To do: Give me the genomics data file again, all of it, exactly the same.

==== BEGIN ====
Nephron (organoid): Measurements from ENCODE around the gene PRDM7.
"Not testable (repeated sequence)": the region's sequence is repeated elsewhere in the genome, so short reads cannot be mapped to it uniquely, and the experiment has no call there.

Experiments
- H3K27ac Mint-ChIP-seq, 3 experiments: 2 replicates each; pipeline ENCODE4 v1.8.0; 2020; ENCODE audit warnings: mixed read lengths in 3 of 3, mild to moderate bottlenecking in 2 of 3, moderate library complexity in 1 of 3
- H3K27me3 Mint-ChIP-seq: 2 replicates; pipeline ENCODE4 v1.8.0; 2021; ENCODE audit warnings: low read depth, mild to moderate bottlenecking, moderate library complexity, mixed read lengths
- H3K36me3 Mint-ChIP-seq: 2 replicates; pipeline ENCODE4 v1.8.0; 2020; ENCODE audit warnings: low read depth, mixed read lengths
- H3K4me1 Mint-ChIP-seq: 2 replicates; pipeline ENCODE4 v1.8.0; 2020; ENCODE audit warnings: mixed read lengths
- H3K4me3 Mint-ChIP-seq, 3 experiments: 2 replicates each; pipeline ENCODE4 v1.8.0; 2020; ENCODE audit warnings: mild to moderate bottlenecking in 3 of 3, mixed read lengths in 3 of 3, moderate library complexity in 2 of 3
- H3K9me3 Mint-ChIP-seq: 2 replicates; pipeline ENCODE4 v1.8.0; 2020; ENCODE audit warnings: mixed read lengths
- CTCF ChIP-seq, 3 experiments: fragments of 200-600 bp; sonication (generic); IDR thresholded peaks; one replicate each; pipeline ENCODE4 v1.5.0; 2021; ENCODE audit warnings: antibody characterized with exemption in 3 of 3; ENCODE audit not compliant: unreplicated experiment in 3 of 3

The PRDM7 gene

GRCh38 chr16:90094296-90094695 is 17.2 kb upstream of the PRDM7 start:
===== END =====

Nephron (organoid): Measurements from ENCODE around the gene PRDM7.
"Not testable (repeated sequence)": the region's sequence is repeated elsewhere in the genome, so short reads cannot be mapped to it uniquely, and the experiment has no call there.

Experiments
- H3K27ac Mint-ChIP-seq, 3 experiments: 2 replicates each; pipeline ENCODE4 v1.8.0; 2020; ENCODE audit warnings: mixed read lengths in 3 of 3, mild to moderate bottlenecking in 2 of 3, moderate library complexity in 1 of 3
- H3K27me3 Mint-ChIP-seq: 2 replicates; pipeline ENCODE4 v1.8.0; 2021; ENCODE audit warnings: low read depth, mild to moderate bottlenecking, moderate library complexity, mixed read lengths
- H3K36me3 Mint-ChIP-seq: 2 replicates; pipeline ENCODE4 v1.8.0; 2020; ENCODE audit warnings: low read depth, mixed read lengths
- H3K4me1 Mint-ChIP-seq: 2 replicates; pipeline ENCODE4 v1.8.0; 2020; ENCODE audit warnings: mixed read lengths
- H3K4me3 Mint-ChIP-seq, 3 experiments: 2 replicates each; pipeline ENCODE4 v1.8.0; 2020; ENCODE audit warnings: mild to moderate bottlenecking in 3 of 3, mixed read lengths in 3 of 3, moderate library complexity in 2 of 3
- H3K9me3 Mint-ChIP-seq: 2 replicates; pipeline ENCODE4 v1.8.0; 2020; ENCODE audit warnings: mixed read lengths
- CTCF ChIP-seq, 3 experiments: fragments of 200-600 bp; sonication (generic); IDR thresholded peaks; one replicate each; pipeline ENCODE4 v1.5.0; 2021; ENCODE audit warnings: antibody characterized with exemption in 3 of 3; ENCODE audit not compliant: unreplicated experiment in 3 of 3

The PRDM7 gene

GRCh38 chr16:90094296-90094695 is 17.2 kb upstream of the PRDM7 start: